Siege of Villena, 12 April 1813

The siege of Villena (12 April 1813) was a quick French victory that briefly appeared to have opened the road to Castalla and the main body of General Murray’s Army of Alicante.

At the start of April 1813 Marshal Suchet’s Army of Valence held the line of the Xucar River, defending Valencia against the Anglo-Sicilian Army of Alicante and the Spanish Army of Murcia. In March Murray had briefly threatened to go onto the offensive, but cancelled his plans after news arrived of political problems in Sicily.

In early April Suchet decided to take advantage of Murray’s scattered deployments and attempt to attack his army before it could concentrate. Murray’s main concentration was at Castalla, but his best Spanish division was isolated around Alcoy, fifteen miles to the north-east. Murray’s left joined up with the Spaniah Army of Murcia, which had a division at Yecla, twenty five miles to the west of Castalla.

Suchet decided to launch his three infantry divisions in an attack around Murray’s left flank. Harispe’s division was sent to attack the Spanish at Yecla, while Habert’s division and Musnier’s division were to attack into the gap between the two armies, heading for Villena.

By chance Sir John Murray was meeting with General Elio, command of the Spanish armies of Valencia and Murcia, at Villena. Murray had 2,500 men from Colonel Adam’s light brigade with him, while Elio had the single infantry battalion of Velez Malaga.

Harispe’s attack hit the Spanish at Yecla soon after dawn on 11 April and won a significant victory, destroying half of the Spanish force and forcing the rest to retreat west. By noon news both of this defeat, and that a larger French force was heading for Villena, reached Murray and Elio. They quickly realised that they had no chance of defending Villena, and split up. Murray headed each to Castalla, while ordering Adam to defend the pass of Biar. Elio ordered the Velez Malaga battalion to defend the castle of Villena, and promised to return as soon as the rest of his army had concentrated.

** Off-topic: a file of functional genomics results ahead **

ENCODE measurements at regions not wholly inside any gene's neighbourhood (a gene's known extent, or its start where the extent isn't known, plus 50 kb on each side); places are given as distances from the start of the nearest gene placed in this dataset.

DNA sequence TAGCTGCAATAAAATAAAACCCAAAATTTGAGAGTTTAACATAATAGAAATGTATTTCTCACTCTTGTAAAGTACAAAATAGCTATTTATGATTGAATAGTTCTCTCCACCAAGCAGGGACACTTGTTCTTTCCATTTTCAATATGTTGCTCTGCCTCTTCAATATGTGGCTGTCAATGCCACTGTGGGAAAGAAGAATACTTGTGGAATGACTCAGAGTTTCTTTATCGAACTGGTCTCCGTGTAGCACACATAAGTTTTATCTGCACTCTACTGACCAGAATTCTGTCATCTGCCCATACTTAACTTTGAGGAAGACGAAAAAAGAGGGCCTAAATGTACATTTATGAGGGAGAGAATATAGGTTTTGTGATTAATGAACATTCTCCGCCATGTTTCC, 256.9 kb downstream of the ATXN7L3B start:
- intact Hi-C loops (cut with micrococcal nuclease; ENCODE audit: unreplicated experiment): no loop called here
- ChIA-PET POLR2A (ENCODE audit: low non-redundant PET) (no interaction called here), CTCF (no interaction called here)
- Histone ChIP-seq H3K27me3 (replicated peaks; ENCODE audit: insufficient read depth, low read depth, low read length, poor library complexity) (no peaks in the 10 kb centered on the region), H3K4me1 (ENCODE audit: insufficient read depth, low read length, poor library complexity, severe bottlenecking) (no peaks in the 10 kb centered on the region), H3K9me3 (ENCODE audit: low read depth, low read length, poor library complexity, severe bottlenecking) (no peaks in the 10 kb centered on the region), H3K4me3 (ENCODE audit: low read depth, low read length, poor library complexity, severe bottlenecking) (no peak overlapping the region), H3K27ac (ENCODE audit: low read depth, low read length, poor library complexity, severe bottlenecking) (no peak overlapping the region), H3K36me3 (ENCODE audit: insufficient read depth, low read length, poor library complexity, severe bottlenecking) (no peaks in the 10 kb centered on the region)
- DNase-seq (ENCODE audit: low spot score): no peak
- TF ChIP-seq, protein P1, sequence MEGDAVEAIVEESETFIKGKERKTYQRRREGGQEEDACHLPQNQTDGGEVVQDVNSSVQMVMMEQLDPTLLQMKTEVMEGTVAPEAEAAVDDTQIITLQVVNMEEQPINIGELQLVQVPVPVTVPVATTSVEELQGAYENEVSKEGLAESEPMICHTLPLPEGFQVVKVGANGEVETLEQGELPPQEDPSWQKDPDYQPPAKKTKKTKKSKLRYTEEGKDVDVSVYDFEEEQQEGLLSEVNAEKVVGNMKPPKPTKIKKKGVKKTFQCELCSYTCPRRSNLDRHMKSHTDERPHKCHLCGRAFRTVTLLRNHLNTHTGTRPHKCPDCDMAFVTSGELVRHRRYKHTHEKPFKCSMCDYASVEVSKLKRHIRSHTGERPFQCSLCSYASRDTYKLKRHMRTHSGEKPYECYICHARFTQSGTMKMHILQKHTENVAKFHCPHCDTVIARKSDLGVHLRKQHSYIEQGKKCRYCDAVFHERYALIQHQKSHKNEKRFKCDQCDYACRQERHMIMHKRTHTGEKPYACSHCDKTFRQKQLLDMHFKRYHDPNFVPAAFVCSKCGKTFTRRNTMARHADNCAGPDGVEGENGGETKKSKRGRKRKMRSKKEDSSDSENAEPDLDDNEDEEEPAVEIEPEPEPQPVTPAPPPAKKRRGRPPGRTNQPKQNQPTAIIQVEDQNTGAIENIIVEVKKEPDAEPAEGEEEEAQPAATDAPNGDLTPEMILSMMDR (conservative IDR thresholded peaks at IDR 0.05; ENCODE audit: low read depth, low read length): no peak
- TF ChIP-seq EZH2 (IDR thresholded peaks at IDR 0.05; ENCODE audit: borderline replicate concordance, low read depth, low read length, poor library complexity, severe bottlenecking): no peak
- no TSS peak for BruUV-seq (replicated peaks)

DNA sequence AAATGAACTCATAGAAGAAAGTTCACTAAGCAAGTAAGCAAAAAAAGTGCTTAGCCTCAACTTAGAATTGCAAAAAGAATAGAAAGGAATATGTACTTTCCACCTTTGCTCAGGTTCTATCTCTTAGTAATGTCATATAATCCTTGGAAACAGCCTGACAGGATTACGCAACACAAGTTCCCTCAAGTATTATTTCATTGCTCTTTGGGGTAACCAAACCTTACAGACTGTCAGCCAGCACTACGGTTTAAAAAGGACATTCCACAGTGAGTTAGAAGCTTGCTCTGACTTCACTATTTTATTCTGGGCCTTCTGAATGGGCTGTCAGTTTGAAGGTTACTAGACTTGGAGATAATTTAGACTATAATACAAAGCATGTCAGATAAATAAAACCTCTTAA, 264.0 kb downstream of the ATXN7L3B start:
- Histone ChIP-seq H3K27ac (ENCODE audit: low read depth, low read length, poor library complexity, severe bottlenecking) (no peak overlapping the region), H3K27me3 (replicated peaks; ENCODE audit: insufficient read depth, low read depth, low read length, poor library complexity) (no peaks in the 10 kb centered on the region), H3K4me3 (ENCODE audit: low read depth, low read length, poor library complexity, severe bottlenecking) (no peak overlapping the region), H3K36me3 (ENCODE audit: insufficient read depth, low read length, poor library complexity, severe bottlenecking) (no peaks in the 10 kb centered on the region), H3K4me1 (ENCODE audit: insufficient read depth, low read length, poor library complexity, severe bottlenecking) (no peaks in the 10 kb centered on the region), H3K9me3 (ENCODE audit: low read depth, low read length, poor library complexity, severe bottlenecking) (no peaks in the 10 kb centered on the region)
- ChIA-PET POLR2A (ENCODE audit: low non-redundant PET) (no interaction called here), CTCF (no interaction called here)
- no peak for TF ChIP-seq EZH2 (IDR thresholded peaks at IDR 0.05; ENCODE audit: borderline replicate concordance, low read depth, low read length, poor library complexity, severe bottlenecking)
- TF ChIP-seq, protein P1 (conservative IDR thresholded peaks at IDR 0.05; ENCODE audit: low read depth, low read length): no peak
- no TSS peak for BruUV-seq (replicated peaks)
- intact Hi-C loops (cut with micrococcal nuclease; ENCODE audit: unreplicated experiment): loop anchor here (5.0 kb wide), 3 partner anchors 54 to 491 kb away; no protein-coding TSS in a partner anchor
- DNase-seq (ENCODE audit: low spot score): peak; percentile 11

Suchet arrived at Villena on the evening of 11 April. His leading troops ran into the cavalry screen protecting Adam’s retreat, while his main force concentrated against the castle. Although it was considered to be defensible, it didn’t hold out for long. Suchet opened fire with his field guns late on 11 April. On the morning of 12 April this bombardment blew in the castle gates. Suchet prepared to storm the castle, and sent a parlementaire to summon the garrison to surrender. Much to his surprise, the garrison surrendered without firing a shot, after the troops mutinied and overthrew their officers.

This left Suchet free to march towards Castalla, where Murray’s main body was not yet concentrated. However he was held up for so long by Murray in the pass of Biar that he was unable to attack at Castalla until 13 April, by which time Murray was ready for him.

The Peninsular War Atlas, Colonel Nick Lipscombe. A very impressive achievement, covering the entire Peninsula War from the first French invasion of Portugal to the final campaigns in France, and looking at just about every aspect of the war, not just the familiar campaigns of Wellington. Excellent maps, marred only by the lack of contrast between the colours chosen for Spanish and French units. [read full review]
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How to cite this article: Rickard, J (27 August 2018), Siege of Villena, 12 April 1813 , http://www.historyofwar.org/articles/siege_villena.html

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